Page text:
Mack Beggs steps from his house in Euless, Texas, gripping the leash attached to Dani, who, at 94 pounds, is the largest of his seven dogs. Mack, only 20 pounds heavier than his bullador, strains to get her into the back of his grandmother Nancy’s car. Dani seems to know they’re headed to the coin-op car wash for a bath.
Nancy watches from her front porch, a cluster of plants behind her covered by plastic hanging from the gutter; this January is unseasonably harsh, and she’s trying to protect them. She calls out to Mack to buy cleaning supplies. He needs to scrub the caked mud from the interior of his Scion, which had been in a tow yard since he drove it off the road last month. Nancy had been the one to pick up the Scion that afternoon, securing the bumper with plastic fasteners — she isn’t going to be the one to clean it.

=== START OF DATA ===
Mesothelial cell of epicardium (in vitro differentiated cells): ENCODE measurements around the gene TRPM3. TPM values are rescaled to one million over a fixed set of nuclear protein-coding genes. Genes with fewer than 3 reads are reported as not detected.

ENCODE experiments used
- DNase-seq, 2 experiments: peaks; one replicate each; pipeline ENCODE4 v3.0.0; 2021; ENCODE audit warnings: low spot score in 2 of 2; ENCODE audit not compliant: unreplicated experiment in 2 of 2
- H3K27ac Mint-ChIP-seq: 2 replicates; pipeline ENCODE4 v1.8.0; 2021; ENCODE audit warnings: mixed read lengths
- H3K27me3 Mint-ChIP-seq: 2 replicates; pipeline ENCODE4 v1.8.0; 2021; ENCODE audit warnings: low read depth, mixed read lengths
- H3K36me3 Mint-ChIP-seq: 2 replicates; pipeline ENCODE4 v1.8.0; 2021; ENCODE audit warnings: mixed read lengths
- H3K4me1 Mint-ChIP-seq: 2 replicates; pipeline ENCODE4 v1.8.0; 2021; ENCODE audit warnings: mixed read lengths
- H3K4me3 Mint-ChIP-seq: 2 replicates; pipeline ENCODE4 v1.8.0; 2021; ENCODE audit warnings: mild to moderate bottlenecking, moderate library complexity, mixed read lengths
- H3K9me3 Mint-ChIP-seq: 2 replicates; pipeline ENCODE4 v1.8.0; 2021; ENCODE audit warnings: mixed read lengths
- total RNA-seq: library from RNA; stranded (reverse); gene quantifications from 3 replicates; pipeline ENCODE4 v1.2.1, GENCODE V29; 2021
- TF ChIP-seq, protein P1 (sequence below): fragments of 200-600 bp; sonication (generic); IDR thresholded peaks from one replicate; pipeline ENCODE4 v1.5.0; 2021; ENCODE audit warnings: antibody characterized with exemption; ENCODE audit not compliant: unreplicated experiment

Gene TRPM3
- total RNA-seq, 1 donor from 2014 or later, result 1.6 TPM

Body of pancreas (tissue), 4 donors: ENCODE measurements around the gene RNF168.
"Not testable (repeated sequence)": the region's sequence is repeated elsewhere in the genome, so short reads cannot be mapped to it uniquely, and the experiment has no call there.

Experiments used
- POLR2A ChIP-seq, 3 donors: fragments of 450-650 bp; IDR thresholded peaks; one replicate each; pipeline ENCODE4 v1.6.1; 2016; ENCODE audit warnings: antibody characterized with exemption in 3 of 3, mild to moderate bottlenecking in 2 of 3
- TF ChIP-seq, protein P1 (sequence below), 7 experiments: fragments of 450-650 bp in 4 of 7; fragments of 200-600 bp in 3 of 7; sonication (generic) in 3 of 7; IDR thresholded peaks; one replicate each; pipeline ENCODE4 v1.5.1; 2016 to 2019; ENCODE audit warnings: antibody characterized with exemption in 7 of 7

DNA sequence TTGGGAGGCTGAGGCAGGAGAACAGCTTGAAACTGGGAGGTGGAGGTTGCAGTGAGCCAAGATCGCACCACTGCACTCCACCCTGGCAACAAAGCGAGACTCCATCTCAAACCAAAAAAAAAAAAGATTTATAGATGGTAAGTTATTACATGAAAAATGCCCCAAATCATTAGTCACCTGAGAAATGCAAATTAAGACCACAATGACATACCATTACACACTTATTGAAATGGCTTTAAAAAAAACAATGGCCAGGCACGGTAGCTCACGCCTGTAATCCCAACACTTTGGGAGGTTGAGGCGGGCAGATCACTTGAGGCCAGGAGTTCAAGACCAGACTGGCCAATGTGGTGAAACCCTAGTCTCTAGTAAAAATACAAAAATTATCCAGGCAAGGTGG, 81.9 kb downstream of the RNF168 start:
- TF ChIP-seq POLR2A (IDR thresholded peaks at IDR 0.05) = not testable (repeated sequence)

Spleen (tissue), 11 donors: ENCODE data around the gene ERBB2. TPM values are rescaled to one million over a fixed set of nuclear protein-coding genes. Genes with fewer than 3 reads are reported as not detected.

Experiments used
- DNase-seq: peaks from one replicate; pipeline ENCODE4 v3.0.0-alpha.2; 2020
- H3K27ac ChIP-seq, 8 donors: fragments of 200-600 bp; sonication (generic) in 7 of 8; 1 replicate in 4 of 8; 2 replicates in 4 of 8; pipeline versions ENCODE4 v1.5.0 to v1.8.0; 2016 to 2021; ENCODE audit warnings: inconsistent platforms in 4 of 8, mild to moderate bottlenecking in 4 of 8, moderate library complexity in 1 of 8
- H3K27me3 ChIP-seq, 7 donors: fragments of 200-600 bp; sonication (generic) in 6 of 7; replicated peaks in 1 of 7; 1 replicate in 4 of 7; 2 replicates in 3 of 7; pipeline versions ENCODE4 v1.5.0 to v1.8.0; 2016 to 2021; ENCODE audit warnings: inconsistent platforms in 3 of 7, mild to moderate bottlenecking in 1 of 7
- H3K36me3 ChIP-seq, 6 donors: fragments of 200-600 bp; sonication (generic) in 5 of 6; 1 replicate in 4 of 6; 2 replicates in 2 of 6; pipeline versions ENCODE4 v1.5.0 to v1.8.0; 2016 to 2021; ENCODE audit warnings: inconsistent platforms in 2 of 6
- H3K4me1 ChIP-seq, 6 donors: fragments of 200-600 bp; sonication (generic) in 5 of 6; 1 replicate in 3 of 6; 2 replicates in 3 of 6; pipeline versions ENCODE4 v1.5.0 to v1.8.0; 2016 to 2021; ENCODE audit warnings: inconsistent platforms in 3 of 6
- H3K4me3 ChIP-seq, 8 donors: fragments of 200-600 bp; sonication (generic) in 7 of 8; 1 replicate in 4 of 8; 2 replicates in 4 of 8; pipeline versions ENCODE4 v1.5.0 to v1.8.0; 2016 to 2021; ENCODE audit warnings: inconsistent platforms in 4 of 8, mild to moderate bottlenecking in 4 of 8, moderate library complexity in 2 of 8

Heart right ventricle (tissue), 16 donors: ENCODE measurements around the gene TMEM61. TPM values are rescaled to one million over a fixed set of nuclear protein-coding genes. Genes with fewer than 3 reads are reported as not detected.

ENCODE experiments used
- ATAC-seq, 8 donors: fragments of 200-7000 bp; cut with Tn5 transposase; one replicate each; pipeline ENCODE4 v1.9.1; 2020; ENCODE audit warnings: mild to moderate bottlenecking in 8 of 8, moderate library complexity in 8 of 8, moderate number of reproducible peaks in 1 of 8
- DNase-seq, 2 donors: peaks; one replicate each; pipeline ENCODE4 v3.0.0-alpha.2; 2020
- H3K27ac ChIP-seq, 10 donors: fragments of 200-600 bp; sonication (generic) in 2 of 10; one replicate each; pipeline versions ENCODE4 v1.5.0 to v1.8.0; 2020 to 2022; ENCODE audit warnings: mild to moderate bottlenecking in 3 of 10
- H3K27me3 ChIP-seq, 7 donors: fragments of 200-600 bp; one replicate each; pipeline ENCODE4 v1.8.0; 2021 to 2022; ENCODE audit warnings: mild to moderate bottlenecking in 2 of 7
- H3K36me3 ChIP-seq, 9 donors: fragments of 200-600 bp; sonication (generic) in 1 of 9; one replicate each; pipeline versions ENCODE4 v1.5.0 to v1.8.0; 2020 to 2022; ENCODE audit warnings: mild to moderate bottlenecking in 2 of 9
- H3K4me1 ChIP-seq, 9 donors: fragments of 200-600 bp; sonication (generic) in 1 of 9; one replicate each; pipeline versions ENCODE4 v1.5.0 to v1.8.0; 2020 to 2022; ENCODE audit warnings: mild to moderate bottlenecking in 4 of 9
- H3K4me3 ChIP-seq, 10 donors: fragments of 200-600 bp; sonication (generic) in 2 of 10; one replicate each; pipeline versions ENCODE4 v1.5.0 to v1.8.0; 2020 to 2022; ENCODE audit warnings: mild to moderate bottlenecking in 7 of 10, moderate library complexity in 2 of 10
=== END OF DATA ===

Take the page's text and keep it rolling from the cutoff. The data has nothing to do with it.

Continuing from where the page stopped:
Nancy hopes time away from his car has refocused Mack. In three weeks, he’ll defend his 6A 110-pound girls’ wrestling state title. Mack, 19, is a transgender boy who wrestles girls because the Texas high school athletic association, the University Interscholastic League (UIL), determines gender strictly by birth certificate, a policy approved in 2016 by 586 of 620 superintendents. Mack’s certificate reads “female.”
The Texas policy contrasts Connecticut’s, which allows transgender kids like Andraya Yearwood to compete with whom they identify. Andraya, 16, is a transgender girl who won the 2017 Class M outdoor state titles in the 100 and 200 meters as a freshman. As Mack preps for his tourney, Andraya also prepares for another title run, in indoor track. The two will compete the same weekend, 1,680 miles apart.
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